Meet Michelle Dempsey, my new woman and mompreneur crush. She is the founder of Very-Well Written, where she helps businesses with content and brand marketing. You can also find her wisdom all over the Internet at top sites such as Mind Body Green, Elite Daily, Huffpost, Forbes and Scary Mommy.
When she’s not hustling at work, she can be found doing mom things with her adorable two-and-a-half year old daughter, coffee in hand. And during those child-free moments, cardio, binge-watching Netflix, and more coffee keep her sane.
We connected over our shared desire to use our big voices to help women find theirs, to empower them to own their struggles and live their passions, our well-developed ability to say no to people and things that don’t serve us, and the mom struggle that is indeed, very real.
I’m back with Dawn Andrews–mom, business strategist, life coach, and successful entrepreneur. Today she talks about women getting into business, what holds them back, and how to juggle being your own boss and the boss of your family at the same time.
What Holds Women Back
Permission is the biggest thing. I find that for many women, it’s almost as if they are waiting for someone outside to tap them and say “Yeah, you can do this. Go for it!” Thankfully, because of growing up in an entrepreneurial family, and I’m not saying I don’t experience permission issues in other areas in my life, but when it came to that “go make your own thing,” that has never been an issue for me in terms of getting something started.
Pretty, Polished, and Perfect
The phenomenon is that men, because they don’t generally have that permission issue, just go out and do stuff, ask for stuff and forge forward with an initiative without much concern until they bump into something. They they figure out how to get around the rock that got in their way. Women want to have everything laid out. They want to know they have a clear path ahead of them before they even begin. And no path is every going to be clear. So we will spend time spinning, making sure everything is pretty, polished, perfect, and organized, so we know all the steps. But that isn’t how life works. What kills their possibility of going into business is that they’re looking for a sure thing and anything that is worth pursuing, as everyone who is a mother will know, is a dam hot mess.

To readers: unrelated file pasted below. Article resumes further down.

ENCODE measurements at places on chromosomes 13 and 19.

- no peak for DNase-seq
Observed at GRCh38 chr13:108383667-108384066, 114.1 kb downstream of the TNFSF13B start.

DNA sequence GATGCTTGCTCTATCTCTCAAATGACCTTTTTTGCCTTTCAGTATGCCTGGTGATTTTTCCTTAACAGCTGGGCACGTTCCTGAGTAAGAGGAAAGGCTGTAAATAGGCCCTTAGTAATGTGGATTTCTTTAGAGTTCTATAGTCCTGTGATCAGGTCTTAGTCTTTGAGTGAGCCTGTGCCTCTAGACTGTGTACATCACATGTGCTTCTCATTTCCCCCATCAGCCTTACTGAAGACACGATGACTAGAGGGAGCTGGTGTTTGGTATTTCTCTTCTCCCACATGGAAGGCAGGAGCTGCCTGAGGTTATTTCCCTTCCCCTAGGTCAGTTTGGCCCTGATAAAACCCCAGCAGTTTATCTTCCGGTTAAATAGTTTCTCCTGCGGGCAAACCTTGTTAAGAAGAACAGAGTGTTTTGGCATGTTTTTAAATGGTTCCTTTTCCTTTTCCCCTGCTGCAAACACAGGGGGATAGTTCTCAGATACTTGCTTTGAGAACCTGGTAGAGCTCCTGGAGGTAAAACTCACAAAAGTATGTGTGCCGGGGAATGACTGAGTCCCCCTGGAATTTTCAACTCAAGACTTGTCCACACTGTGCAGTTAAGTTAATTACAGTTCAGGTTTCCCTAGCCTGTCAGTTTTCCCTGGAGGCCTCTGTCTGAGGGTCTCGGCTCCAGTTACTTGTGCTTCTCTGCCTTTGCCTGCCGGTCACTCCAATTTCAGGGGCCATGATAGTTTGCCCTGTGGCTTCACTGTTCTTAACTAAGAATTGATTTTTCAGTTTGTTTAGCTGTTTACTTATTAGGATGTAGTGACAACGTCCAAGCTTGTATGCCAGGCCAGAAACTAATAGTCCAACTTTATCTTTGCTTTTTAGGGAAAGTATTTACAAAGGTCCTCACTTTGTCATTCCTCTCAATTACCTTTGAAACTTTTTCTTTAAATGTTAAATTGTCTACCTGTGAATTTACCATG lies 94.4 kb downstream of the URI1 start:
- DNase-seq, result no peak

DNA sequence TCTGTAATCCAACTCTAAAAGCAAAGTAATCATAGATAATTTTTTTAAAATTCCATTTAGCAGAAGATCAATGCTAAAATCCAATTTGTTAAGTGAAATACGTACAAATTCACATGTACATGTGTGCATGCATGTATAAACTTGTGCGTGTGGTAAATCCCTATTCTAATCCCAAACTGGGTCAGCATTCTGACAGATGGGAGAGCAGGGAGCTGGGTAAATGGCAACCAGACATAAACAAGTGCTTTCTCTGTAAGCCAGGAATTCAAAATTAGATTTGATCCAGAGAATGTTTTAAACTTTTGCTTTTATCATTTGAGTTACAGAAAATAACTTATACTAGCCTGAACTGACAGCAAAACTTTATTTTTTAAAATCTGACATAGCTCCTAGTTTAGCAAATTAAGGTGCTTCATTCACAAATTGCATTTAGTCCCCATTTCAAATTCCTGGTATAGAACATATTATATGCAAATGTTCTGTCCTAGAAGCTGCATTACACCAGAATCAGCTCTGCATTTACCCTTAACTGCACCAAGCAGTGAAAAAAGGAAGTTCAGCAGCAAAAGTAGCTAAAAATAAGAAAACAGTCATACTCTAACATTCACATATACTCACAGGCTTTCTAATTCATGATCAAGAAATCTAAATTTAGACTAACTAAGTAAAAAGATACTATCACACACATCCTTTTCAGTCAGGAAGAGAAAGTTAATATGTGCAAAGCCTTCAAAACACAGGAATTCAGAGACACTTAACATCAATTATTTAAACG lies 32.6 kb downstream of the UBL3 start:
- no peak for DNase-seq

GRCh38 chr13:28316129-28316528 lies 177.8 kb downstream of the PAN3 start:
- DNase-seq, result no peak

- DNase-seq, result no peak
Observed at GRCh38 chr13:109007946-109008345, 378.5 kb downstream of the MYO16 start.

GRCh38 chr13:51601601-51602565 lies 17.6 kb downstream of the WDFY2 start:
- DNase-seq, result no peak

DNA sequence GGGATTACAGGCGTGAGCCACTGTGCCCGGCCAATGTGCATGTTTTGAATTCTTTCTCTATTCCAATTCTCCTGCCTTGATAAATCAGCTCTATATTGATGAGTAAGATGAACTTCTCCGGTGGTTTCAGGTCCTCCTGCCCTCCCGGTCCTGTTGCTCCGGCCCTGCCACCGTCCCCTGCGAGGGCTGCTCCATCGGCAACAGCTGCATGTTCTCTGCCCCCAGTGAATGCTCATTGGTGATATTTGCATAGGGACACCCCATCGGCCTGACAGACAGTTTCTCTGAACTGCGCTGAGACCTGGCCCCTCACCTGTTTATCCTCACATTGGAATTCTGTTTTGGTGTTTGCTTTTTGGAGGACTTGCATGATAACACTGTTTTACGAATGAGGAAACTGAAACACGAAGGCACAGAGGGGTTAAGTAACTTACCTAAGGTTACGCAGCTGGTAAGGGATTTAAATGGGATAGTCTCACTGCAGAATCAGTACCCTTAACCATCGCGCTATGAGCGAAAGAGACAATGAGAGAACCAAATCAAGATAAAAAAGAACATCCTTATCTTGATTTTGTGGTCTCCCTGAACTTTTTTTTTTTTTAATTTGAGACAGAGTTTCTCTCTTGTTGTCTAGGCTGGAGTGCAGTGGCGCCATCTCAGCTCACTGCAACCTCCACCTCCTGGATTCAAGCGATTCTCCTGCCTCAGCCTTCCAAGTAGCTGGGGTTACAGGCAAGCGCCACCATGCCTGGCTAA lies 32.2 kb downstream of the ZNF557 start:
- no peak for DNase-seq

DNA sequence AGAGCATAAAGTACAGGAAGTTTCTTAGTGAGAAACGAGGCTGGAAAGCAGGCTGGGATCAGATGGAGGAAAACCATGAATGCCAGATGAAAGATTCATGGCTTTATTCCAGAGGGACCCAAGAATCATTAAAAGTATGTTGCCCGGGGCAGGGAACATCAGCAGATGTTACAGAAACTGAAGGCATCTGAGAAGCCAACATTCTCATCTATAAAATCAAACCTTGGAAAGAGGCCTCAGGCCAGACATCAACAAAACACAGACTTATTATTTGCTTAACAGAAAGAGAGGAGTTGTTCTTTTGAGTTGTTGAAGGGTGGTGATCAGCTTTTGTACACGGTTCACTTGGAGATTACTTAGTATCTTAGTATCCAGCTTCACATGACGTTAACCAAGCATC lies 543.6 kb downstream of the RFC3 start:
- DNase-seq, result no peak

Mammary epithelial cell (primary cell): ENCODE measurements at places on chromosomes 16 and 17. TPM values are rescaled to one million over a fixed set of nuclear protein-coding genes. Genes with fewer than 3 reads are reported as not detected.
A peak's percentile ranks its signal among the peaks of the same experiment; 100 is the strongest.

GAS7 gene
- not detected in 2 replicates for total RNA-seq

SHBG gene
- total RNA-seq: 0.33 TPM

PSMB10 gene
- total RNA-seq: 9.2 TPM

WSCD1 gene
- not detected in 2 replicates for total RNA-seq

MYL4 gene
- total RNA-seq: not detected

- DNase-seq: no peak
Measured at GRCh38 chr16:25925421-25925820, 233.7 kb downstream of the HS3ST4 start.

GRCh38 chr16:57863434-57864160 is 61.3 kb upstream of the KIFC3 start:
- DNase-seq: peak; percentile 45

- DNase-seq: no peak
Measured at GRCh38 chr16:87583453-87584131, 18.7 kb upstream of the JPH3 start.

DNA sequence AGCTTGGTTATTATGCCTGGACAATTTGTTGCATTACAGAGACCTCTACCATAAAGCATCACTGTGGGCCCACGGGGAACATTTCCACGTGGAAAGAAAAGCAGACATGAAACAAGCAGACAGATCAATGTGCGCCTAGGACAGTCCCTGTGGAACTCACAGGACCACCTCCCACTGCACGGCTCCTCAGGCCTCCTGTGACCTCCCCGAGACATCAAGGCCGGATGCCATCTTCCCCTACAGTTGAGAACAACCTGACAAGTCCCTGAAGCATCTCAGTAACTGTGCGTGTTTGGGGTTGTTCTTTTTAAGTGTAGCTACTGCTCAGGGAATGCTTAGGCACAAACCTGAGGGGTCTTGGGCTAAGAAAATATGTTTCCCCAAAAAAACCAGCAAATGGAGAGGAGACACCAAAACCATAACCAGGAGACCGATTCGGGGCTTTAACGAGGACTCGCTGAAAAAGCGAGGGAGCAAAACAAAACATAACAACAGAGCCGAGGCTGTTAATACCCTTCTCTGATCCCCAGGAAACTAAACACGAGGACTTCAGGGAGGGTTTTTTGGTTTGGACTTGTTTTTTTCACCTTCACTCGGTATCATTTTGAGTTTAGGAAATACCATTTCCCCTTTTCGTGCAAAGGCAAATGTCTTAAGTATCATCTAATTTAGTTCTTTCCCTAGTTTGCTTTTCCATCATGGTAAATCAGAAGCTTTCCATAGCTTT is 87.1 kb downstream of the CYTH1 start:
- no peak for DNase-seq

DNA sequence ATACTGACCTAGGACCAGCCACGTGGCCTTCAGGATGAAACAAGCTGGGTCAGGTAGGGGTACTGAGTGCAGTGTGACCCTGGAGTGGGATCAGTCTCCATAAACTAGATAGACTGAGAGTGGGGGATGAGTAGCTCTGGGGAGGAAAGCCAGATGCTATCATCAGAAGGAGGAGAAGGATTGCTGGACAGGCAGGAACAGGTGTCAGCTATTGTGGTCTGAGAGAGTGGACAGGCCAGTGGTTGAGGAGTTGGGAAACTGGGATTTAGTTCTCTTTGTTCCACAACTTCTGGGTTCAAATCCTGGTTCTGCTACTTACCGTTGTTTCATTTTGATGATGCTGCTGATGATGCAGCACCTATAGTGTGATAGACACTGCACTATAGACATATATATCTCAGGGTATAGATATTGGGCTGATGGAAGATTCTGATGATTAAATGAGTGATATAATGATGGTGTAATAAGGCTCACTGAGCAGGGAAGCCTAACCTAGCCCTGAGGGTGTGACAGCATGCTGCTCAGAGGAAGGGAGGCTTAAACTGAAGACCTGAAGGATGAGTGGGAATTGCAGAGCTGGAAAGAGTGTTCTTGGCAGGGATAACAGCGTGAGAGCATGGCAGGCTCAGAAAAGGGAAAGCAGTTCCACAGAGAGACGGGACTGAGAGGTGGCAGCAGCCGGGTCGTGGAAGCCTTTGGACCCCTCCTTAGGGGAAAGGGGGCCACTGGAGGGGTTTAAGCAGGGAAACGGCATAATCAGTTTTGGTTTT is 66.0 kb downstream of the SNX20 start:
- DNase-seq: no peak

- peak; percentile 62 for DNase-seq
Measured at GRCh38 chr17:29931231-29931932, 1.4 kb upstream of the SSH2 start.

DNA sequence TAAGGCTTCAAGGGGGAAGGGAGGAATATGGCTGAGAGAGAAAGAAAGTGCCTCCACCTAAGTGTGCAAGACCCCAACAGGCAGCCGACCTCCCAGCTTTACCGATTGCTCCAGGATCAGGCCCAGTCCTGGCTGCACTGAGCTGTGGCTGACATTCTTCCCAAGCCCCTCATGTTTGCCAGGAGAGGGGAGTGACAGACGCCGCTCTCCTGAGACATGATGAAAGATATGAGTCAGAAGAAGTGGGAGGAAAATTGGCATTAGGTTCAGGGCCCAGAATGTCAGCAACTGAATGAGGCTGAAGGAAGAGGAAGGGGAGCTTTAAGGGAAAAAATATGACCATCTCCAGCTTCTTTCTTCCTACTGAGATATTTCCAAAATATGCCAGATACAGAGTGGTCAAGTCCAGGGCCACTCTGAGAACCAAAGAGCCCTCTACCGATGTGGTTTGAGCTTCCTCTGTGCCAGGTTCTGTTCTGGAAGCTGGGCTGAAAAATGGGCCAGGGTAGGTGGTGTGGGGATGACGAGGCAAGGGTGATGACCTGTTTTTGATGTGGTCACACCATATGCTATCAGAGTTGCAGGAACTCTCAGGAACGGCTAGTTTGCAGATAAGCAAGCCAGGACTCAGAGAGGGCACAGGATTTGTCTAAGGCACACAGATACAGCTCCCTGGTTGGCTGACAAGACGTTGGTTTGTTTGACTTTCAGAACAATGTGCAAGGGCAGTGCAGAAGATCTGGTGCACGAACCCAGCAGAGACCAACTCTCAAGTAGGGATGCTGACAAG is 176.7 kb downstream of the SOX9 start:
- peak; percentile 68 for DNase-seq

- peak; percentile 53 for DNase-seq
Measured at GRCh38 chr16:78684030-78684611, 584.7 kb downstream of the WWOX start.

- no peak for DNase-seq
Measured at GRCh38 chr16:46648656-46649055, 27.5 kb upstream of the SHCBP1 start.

Meet my good friend and expert Dawn Andrews, business strategist and life coach in the world of entertainment. I immediately connected with Dawn this past spring at Campowerment and recently participated in her new small business incubator, Grow Your Big Idea. Read on to find out how you too can join the Grow Your Big Idea community, why Dawn thinks more women need to get involved in business, and how she doesn’t find balance between being the entrepreneur boss of her own company and being the mom boss of her house and two boys, ages 7 and 9.
A Business Strategist and Life Coach
The main reason people come to a business strategist is because they own a company of some sort and have reached a plateau in their development or growth. What’s unique about the business strategy that we do is that we help business owners take their businesses from personable to sellable. A lot of people start their companies and grow organically and they’re growing on their own energy, ideas, and enthusiasm, but they don’t have the wherewithal to create a business plan and put together something that actually has value beyond just the monthly revenue they make. As a business strategist, I look at people’s businesses, predominantly service and creatively-oriented or businesses in entertainment and help them strategize growth and what their exit strategy would be. The life coaching part comes in handy because usually any time any of us are growing, we come up against our past history and psychology. The life coach part helps businesses deal with their own personal roadblocks.
Becoming a Coach
I was a director of marketing for an entertainment company and I grew up in an entrepreneurial family. The best way I can put it is that I always grew up in an environment where making your own thing was more desirable to being employed by somebody else. I don’t think I consciously knew that at the time, but as I got into my late twenties and thirties, there was a time when a lot of traction was happening in business—lots of lay offs and smaller companies were being bought by larger companies. I just looked around and thought, “This just seems silly.” Why am I sweating it that I’m going to be in the next round of layoffs when I can just do something myself.